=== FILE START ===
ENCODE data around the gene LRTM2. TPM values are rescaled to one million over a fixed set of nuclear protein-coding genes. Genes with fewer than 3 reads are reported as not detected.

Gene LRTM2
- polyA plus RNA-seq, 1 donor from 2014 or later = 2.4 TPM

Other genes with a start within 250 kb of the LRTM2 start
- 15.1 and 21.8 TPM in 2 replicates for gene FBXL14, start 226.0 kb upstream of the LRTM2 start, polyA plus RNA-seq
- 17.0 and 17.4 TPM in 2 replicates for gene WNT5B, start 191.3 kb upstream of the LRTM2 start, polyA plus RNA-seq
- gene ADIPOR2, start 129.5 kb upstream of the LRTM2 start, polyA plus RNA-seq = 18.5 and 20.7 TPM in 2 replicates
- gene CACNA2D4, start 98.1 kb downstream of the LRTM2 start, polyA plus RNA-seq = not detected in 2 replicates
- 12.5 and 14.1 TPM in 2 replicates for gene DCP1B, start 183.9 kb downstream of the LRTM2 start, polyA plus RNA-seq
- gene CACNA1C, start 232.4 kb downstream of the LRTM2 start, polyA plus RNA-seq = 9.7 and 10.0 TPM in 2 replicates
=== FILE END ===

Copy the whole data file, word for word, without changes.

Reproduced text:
ENCODE data around the gene LRTM2. TPM values are rescaled to one million over a fixed set of nuclear protein-coding genes. Genes with fewer than 3 reads are reported as not detected.

Gene LRTM2
- polyA plus RNA-seq, 1 donor from 2014 or later = 2.4 TPM

Other genes with a start within 250 kb of the LRTM2 start
- 15.1 and 21.8 TPM in 2 replicates for gene FBXL14, start 226.0 kb upstream of the LRTM2 start, polyA plus RNA-seq
- 17.0 and 17.4 TPM in 2 replicates for gene WNT5B, start 191.3 kb upstream of the LRTM2 start, polyA plus RNA-seq
- gene ADIPOR2, start 129.5 kb upstream of the LRTM2 start, polyA plus RNA-seq = 18.5 and 20.7 TPM in 2 replicates
- gene CACNA2D4, start 98.1 kb downstream of the LRTM2 start, polyA plus RNA-seq = not detected in 2 replicates
- 12.5 and 14.1 TPM in 2 replicates for gene DCP1B, start 183.9 kb downstream of the LRTM2 start, polyA plus RNA-seq
- gene CACNA1C, start 232.4 kb downstream of the LRTM2 start, polyA plus RNA-seq = 9.7 and 10.0 TPM in 2 replicates